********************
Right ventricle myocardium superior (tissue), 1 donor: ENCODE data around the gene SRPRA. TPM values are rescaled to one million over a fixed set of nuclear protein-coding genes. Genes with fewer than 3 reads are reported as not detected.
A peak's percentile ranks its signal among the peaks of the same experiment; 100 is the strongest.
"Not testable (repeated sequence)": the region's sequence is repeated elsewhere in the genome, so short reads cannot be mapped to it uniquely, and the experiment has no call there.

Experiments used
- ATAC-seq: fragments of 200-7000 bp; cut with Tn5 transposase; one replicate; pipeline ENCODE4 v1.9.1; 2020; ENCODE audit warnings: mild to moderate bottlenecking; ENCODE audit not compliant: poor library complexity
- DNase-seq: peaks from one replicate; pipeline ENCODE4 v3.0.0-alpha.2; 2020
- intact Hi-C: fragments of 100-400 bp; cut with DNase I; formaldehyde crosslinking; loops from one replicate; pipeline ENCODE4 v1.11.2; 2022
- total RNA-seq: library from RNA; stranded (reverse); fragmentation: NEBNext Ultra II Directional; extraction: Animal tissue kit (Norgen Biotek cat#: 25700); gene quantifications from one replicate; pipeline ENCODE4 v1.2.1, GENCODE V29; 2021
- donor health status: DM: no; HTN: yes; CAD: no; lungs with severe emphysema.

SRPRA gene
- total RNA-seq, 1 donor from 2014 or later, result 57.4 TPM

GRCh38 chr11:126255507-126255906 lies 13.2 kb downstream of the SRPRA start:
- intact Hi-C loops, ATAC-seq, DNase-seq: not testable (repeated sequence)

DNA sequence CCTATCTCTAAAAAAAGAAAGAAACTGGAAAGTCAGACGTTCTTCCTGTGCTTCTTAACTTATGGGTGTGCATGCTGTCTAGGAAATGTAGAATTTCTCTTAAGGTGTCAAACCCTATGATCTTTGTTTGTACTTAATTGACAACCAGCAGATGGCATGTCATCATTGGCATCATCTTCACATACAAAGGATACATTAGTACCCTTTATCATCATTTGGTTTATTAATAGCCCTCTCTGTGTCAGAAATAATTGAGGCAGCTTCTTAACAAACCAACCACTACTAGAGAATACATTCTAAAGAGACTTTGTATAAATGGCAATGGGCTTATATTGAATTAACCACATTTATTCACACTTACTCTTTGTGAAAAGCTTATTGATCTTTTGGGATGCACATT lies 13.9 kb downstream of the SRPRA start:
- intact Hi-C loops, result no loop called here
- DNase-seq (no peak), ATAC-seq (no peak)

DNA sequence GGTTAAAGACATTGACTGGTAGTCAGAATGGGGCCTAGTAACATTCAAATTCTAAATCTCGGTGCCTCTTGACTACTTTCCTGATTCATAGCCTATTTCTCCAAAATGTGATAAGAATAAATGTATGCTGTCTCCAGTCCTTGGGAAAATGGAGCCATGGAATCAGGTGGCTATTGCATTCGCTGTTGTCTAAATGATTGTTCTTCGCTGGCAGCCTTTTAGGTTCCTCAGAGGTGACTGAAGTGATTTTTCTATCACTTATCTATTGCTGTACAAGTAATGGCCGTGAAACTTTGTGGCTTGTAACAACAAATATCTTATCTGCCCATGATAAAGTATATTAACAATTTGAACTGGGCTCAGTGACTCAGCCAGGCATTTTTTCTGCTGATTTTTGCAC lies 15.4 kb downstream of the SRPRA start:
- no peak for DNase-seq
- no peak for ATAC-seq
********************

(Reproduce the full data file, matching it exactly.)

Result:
Right ventricle myocardium superior (tissue), 1 donor: ENCODE data around the gene SRPRA. TPM values are rescaled to one million over a fixed set of nuclear protein-coding genes. Genes with fewer than 3 reads are reported as not detected.
A peak's percentile ranks its signal among the peaks of the same experiment; 100 is the strongest.
"Not testable (repeated sequence)": the region's sequence is repeated elsewhere in the genome, so short reads cannot be mapped to it uniquely, and the experiment has no call there.

Experiments used
- ATAC-seq: fragments of 200-7000 bp; cut with Tn5 transposase; one replicate; pipeline ENCODE4 v1.9.1; 2020; ENCODE audit warnings: mild to moderate bottlenecking; ENCODE audit not compliant: poor library complexity
- DNase-seq: peaks from one replicate; pipeline ENCODE4 v3.0.0-alpha.2; 2020
- intact Hi-C: fragments of 100-400 bp; cut with DNase I; formaldehyde crosslinking; loops from one replicate; pipeline ENCODE4 v1.11.2; 2022
- total RNA-seq: library from RNA; stranded (reverse); fragmentation: NEBNext Ultra II Directional; extraction: Animal tissue kit (Norgen Biotek cat#: 25700); gene quantifications from one replicate; pipeline ENCODE4 v1.2.1, GENCODE V29; 2021
- donor health status: DM: no; HTN: yes; CAD: no; lungs with severe emphysema.

SRPRA gene
- total RNA-seq, 1 donor from 2014 or later, result 57.4 TPM

GRCh38 chr11:126255507-126255906 lies 13.2 kb downstream of the SRPRA start:
- intact Hi-C loops, ATAC-seq, DNase-seq: not testable (repeated sequence)

DNA sequence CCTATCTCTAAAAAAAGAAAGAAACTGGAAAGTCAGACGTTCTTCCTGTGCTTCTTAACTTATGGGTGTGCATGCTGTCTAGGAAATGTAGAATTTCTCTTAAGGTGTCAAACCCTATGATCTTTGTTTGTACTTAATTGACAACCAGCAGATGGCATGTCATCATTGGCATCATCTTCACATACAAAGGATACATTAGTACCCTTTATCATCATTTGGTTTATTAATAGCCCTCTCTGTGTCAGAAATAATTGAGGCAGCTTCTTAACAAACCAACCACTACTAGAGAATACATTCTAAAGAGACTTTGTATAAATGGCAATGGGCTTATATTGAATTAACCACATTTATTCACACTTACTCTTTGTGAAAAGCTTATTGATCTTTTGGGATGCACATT lies 13.9 kb downstream of the SRPRA start:
- intact Hi-C loops, result no loop called here
- DNase-seq (no peak), ATAC-seq (no peak)

DNA sequence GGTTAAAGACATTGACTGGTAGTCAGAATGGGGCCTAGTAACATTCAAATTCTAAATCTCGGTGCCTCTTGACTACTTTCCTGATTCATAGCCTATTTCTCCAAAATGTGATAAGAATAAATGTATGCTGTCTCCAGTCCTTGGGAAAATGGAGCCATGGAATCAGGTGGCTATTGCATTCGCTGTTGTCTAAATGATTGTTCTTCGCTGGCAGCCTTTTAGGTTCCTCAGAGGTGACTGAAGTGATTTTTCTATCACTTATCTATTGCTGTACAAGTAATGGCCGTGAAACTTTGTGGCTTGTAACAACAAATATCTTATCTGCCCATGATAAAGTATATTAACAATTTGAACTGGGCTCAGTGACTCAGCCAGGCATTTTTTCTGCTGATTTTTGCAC lies 15.4 kb downstream of the SRPRA start:
- no peak for DNase-seq
- no peak for ATAC-seq